The Kronies, the animated characters who populate Washington’s corrupt corridors of power, are back in a new video. This time it exposes the unhealthy marriage between lawmakers seeking campaign contributions and business support and companies that benefits from the Ex-Im Bank.
What I think is great about this video is that, instead of demonizing lawmakers, it shows the perverse incentives that drive decision-making in Washington.
Putting an end to the massive cronyism that goes on through Ex-Im should be a no-brainer for anyone who believes in markets and opposes subsidies, big or small. It should also be easy since most of the bank’s activities support large and successful companies that aren’t waiting for the handout to do these kinds of deals.
But the reality is that it is hard, because as much as we would like to believe that government agents act in the public interest, the reality is quite different. That was the tremendous contribution of Nobel Prize laureate and founding father of the public-choice school of economics, James Buchanan (for a great overview read “Politics Without Romance”), and other economists who have contributed insights on this issue over the years (Gordon Tullock, William Niskanen, Richard Wagner, William Shughart, Robert Congleton, and so many others).
Writing at the time of Buchanan’s death last year, my colleague Eileen Norcross summarized the importance of public-choice economics:
While it may seem naive in 2013 — a credit to the field Dr. Buchanan developed and advanced — a reigning assumption among academics in the early 1960s was that government agents always acted solely in the public interest. Buchanan’s work launched an entire field of study focused on the incentives individuals face within bureaucracies and the effect these have on economic, political, and policy outcomes.
An important shift occurs in the public choice framework. As economist William Shughart II points out, the unit of analysis in public choice is the individual, not the collective. In other words, governments don’t act. Bureaucrats, voters, politicians, judges, lobbyists and staffers do. Shughart goes on to note that the problem for the economist is to figure out how the individual preferences of bureaucrats are expressed in the collective decision-making process. Figuring that out means means analyzing the “institutions of democratic governance,” or the rules and systems, under which “public choosers, choose”. The study of those decision frameworks, (e.g. constitutions, laws, democratic processes, parliamentary procedures) is itself a field of inquiry known as constitutional political economy.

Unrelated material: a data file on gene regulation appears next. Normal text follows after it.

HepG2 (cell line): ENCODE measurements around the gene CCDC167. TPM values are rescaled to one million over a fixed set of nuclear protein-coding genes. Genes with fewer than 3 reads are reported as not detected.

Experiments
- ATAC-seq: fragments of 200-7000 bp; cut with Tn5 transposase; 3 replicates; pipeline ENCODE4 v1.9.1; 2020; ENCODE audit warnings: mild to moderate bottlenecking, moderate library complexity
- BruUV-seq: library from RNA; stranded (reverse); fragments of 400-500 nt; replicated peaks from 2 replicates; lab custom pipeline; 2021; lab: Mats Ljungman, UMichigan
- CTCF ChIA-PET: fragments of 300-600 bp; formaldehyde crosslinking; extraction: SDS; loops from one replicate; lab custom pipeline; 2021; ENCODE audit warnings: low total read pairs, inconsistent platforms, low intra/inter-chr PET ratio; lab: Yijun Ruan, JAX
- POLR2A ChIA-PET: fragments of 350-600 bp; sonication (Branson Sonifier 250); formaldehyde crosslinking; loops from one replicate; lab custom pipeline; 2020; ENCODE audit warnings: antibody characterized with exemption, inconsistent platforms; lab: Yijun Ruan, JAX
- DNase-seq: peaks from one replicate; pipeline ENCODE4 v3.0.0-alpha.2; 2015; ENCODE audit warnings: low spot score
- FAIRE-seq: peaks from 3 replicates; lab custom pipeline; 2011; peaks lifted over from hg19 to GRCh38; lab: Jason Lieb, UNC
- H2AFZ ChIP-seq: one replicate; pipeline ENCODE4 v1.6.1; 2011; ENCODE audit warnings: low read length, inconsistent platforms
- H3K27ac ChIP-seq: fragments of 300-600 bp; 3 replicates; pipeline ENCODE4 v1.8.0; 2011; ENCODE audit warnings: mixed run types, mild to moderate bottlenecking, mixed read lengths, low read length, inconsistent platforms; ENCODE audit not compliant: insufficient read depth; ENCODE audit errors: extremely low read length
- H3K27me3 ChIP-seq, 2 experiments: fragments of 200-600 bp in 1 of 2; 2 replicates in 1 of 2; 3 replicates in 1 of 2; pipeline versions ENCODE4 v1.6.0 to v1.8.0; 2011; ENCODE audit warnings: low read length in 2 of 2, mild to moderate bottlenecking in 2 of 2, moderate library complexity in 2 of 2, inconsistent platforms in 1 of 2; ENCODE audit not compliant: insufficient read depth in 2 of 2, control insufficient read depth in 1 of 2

Some of the major insights of public choice theory developed over the past fifty years include the “median-voter theorem,” William Niskanens’s ”budget-maximizing bureaucrat,” and Buchanan and Richard E. Wagner’s development of “the fiscal illusion,” a very relevant subject in today’s debt and taxation debates. Fiscal illusion is when a citizen prefers higher levels of public spending where that individual’s tax burden is obscured through complex taxation or debt finance.
But things are changing, I think. A growing number of people are aware that Big Business often teams up with Big Government, and that it’s causing big problems. People know this and they’re sick of it — the outrage about cronyism is definitely bipartisan.
It’s an issue that has been more aggressively embraced by free-market activities in Congress and around the country, and I actually think we’re about to see a backlash against “pro-business” Republicans (George Will rightfully argues that Eric Cantor’s demise can be traced back to people being fed-up with pro-business Republicans). If this trend continues, we may end up seeing a real shift in policies.
The first big test? In September, when the Ex-Im Bank reauthorization issue comes up. It will be interesting to watch.
For all my charts and commentaries about Ex-Im, go here.